WP 84 Incidence of Sexually Transmitted Diseases Among Transgender Persons with HIV, New York City, 2000-2010

Tuesday, June 10, 2014
International Ballroom
Preeti Pathela, DrPH, MPH, Bureau of STD Control and Prevention, New York City Department of Health and Mental Hygiene, Long Island City, NY, Sarah Braunstein, PhD, MPH, HIV Epidemiology and Field Services, New York City Department of Health and Mental Hygiene, Long Island City, NY, Colin Shepard, MD, Bureau of HIV/AIDS Prevention and Control, New York City Department of Health and Mental Hygiene, New York City, NY and Julia Schillinger, MD, MSc, Bureau of Sexually Transmitted Disease Control, NYC Department of Health & Mental Hygiene, Division of Sexually Transmitted Disease Prevention, Centers for Disease Control and Prevention, Queens, NY

Background: Transgender women (TGW: born male, express female gender identity) are at high risk for HIV, but have been less well studied than other biologically-born men-who-have-sex-with-men (MSM). Sexually transmitted diseases (STD) among HIV-infected persons signal ongoing risk behavior and potential for secondary HIV transmission. We present population-level estimates of STD incidence among HIV-positive TGW.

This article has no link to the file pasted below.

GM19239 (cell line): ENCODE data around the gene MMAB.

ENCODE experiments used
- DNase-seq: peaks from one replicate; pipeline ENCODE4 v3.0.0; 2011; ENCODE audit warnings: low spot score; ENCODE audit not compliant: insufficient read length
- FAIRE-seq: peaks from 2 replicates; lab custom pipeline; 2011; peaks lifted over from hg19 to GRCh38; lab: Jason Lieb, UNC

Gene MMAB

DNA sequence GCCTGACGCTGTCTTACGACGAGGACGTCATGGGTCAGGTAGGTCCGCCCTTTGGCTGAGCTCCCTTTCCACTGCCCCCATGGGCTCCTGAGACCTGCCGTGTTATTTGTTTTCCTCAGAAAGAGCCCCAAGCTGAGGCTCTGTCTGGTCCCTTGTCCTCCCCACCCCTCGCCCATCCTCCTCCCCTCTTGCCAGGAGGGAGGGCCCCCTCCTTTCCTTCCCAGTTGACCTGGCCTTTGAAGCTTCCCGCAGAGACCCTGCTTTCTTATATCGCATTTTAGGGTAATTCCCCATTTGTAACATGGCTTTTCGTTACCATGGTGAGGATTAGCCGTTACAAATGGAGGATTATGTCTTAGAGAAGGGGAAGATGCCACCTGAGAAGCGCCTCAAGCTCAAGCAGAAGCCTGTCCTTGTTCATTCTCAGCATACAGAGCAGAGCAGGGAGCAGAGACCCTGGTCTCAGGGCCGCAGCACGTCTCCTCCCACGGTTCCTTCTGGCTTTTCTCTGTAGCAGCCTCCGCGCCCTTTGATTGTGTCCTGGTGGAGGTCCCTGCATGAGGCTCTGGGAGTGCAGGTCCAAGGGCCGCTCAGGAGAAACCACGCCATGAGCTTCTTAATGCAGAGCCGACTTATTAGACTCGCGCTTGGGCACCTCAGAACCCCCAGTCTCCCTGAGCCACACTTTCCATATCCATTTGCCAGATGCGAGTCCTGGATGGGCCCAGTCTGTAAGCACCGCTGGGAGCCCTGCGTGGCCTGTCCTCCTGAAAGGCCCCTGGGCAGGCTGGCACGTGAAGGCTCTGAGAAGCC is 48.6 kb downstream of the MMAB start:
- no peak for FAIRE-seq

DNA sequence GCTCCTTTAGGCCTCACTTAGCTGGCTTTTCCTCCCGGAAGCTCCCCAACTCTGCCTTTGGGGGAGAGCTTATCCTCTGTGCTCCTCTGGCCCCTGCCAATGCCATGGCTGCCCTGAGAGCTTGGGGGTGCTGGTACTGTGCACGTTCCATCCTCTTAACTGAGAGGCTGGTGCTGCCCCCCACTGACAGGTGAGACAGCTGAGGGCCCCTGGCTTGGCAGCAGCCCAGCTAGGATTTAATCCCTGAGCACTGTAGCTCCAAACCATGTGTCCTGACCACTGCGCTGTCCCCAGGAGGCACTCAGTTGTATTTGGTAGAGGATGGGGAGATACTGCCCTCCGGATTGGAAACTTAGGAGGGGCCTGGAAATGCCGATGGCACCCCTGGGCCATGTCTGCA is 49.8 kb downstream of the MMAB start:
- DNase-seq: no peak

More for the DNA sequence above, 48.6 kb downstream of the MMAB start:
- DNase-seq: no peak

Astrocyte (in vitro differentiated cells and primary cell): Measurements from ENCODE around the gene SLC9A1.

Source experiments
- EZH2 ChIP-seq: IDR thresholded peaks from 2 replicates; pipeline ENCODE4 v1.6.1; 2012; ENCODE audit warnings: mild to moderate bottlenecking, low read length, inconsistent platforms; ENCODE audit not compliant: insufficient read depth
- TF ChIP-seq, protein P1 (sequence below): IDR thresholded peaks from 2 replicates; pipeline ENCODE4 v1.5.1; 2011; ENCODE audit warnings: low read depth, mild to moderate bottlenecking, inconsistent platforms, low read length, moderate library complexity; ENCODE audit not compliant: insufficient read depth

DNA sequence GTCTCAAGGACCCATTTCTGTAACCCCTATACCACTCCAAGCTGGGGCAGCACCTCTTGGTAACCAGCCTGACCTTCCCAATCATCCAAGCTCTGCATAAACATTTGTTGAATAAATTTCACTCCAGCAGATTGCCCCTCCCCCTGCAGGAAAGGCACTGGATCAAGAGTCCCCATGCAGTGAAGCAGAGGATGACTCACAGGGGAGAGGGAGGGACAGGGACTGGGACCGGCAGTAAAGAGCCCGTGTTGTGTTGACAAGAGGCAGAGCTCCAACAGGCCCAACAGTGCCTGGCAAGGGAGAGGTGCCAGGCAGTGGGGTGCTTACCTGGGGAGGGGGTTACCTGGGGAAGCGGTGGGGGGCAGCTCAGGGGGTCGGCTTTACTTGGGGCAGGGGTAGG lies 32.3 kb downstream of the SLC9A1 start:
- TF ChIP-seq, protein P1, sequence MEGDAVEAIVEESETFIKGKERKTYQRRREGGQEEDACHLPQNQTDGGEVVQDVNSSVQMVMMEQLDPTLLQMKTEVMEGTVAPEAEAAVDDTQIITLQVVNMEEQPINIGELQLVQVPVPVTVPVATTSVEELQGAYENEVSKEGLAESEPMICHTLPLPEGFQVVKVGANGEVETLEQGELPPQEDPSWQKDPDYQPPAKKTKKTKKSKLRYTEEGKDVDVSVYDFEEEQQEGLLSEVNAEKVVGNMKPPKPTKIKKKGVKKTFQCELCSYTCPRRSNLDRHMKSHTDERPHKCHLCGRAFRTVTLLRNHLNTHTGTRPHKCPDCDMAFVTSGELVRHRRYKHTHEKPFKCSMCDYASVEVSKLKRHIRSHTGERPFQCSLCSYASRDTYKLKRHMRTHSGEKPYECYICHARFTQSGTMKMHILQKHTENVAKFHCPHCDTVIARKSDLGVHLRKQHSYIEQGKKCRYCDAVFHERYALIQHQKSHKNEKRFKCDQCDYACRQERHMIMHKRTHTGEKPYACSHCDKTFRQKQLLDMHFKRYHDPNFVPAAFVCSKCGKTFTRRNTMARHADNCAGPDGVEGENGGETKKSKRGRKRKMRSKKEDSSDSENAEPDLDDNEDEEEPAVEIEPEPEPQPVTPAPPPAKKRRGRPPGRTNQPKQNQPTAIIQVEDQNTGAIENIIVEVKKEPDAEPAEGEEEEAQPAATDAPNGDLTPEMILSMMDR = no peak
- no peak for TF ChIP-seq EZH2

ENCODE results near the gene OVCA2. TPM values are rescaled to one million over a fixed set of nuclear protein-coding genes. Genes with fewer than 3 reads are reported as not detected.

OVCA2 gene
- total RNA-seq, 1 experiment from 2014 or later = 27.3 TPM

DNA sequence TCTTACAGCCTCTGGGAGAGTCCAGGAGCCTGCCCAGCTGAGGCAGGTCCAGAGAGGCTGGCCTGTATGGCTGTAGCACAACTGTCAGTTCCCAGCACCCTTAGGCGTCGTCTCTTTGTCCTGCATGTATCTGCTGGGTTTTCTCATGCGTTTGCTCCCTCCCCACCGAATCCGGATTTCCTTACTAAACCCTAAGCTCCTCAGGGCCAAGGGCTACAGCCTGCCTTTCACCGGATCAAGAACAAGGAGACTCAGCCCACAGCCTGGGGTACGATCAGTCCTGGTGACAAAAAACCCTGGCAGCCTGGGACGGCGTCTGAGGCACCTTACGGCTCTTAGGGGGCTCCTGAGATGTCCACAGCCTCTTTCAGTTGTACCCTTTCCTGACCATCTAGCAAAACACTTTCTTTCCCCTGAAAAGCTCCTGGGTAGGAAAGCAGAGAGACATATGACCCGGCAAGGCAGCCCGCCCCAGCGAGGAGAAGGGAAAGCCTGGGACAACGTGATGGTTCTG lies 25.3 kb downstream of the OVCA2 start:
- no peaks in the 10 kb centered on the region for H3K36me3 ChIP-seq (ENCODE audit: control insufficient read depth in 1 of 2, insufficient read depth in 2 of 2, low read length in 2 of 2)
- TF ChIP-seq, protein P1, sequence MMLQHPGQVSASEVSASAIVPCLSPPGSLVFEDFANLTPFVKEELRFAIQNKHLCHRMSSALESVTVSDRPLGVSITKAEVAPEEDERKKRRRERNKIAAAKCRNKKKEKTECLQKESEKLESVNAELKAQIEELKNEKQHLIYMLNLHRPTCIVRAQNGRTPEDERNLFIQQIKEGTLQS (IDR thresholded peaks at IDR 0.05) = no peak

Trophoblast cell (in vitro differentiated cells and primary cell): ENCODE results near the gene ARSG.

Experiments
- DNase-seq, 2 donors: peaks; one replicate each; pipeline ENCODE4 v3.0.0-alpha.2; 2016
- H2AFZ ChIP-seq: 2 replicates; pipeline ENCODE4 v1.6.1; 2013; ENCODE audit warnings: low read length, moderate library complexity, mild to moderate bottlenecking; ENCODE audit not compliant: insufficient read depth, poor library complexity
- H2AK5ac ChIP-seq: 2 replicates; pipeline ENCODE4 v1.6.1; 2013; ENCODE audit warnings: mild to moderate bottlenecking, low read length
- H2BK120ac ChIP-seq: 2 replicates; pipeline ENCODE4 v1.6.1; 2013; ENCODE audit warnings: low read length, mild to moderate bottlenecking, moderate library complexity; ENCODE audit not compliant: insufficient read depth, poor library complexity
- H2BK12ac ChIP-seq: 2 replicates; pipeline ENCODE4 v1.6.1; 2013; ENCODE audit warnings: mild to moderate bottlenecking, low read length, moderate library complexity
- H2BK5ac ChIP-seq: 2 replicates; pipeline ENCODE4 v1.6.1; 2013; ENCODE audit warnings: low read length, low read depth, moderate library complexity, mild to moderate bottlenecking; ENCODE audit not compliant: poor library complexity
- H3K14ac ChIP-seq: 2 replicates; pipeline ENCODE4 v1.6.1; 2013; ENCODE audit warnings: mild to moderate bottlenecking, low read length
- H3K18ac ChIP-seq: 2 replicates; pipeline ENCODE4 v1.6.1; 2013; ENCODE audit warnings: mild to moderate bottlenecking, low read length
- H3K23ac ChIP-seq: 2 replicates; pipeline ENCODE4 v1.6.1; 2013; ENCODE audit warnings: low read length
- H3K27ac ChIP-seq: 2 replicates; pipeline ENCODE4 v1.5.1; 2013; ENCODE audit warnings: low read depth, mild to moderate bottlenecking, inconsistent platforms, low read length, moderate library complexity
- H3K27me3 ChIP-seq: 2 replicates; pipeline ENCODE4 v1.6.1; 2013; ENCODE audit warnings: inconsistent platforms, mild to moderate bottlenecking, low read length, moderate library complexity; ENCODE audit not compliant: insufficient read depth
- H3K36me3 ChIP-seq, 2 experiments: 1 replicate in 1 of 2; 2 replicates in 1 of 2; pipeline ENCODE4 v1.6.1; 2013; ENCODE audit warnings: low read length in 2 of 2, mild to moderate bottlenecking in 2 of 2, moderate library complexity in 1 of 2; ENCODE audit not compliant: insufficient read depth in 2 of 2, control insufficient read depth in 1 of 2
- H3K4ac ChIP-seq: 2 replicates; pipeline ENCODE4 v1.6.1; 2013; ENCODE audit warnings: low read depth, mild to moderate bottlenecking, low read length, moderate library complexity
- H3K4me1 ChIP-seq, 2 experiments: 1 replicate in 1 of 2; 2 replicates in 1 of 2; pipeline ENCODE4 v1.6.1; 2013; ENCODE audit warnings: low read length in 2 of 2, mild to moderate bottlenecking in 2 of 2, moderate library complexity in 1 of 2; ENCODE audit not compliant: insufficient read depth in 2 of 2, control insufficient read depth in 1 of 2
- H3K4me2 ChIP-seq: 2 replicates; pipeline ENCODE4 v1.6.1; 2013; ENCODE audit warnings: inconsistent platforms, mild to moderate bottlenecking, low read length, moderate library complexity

Methods: Retrospective cohort analysis of STD incidence among TGW using data from a match of NYC’s HIV and STD surveillance registries (232,295 HIV/AIDS cases reported through 3/31/2011; 618,597 STD cases from 1/1/2000-6/30/2010). Our analytic cohort comprised all 345 TGW diagnosed with HIV during 1/1/2000-6/30/2009. TGW were followed until first incident STD (chlamydia, gonorrhea, early syphilis), death, or end of follow-up (6/30/2010). STD were considered incident if diagnosed ≥14 days after HIV diagnosis, plus a disease-specific incubation period. TGW STD incidence was compared to that of non-transgender MSM.

Results: Of TGW, 90% were black or Hispanic. Cohort participants contributed 1,821 person-years of observation (median: 5.15 years). Forty-nine (14.2%) had an incident STD; overall STD incidence was 2.7/100 PY. Median time to STD was 2.3 years; 14.3% of STD were diagnosed <6 months after HIV diagnosis. Incidence did not vary by race/ethnicity but was higher among TGW diagnosed with HIV before age 19 (5.3/100 PY, versus 1.2/100 PY in those >30 years) and those HIV-positive for <5 years (8.0/100 PY versus 0.68/100 PY in TGW with HIV >5 years). STD incidence did not differ by whether TGW were in HIV care within 3 months of HIV diagnosis (3.48/100 PY, versus 2.26/100 PY among those not in care by 3 months). Incidence among non-transgender MSM was 4.1/100 PY.

Conclusions: We documented substantial risk of incident STD following HIV diagnosis in a large cohort of TGW. Findings underscore the need for frequent STD screening and prevention counseling in this population.